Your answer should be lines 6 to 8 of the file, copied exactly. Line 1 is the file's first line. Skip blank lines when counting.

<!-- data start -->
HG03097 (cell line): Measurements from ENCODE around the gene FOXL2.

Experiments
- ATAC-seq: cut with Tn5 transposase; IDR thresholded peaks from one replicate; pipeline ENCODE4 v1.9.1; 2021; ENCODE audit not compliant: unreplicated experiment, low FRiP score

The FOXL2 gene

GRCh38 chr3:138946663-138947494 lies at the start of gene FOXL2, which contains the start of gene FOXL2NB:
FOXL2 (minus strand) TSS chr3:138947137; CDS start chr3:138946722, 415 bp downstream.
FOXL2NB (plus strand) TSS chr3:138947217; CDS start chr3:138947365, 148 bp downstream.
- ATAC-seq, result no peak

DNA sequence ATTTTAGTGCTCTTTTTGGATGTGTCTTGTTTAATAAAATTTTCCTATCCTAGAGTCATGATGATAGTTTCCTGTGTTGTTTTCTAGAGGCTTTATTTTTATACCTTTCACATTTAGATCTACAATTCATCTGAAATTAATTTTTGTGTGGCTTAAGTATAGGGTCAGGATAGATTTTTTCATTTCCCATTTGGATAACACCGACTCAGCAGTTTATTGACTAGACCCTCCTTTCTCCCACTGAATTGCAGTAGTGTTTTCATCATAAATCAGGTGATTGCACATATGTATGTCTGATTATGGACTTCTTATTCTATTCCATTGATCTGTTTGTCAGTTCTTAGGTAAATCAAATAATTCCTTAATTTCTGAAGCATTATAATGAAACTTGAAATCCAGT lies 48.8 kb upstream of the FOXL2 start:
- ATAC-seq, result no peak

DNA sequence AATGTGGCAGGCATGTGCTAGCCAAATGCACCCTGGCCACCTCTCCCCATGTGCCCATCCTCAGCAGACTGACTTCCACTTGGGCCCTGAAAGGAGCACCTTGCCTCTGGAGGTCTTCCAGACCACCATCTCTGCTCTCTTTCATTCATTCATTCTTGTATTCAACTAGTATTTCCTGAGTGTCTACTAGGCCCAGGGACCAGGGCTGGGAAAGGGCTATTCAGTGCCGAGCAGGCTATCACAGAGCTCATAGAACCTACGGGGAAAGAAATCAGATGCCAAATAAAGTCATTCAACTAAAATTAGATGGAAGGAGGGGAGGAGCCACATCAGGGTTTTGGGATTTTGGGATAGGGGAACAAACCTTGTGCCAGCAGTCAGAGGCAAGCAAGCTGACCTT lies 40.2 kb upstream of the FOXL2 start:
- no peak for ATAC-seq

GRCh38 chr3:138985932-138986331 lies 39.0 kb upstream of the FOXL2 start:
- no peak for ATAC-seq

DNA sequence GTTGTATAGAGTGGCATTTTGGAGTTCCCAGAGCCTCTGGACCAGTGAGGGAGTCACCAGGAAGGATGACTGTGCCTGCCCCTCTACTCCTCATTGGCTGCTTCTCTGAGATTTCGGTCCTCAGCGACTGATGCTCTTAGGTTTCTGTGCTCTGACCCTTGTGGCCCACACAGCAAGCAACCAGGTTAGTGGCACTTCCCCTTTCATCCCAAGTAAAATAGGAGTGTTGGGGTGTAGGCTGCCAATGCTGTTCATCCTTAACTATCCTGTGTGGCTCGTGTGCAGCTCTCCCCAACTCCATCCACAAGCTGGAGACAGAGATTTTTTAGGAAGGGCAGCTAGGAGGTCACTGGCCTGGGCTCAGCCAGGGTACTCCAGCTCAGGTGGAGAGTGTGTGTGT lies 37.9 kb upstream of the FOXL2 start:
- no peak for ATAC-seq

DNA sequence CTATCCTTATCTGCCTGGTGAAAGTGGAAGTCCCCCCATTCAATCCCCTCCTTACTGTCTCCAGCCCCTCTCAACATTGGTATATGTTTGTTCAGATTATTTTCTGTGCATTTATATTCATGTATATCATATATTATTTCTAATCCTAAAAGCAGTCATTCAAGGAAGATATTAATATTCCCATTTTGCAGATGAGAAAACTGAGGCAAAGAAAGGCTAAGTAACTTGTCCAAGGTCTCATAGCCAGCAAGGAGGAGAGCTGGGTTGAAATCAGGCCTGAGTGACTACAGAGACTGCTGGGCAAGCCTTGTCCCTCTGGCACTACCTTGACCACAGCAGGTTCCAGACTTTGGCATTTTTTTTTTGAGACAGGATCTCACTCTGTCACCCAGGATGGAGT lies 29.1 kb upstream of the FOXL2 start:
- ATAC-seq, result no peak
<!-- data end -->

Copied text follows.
FOXL2 (minus strand) TSS chr3:138947137; CDS start chr3:138946722, 415 bp downstream.
FOXL2NB (plus strand) TSS chr3:138947217; CDS start chr3:138947365, 148 bp downstream.
- ATAC-seq, result no peak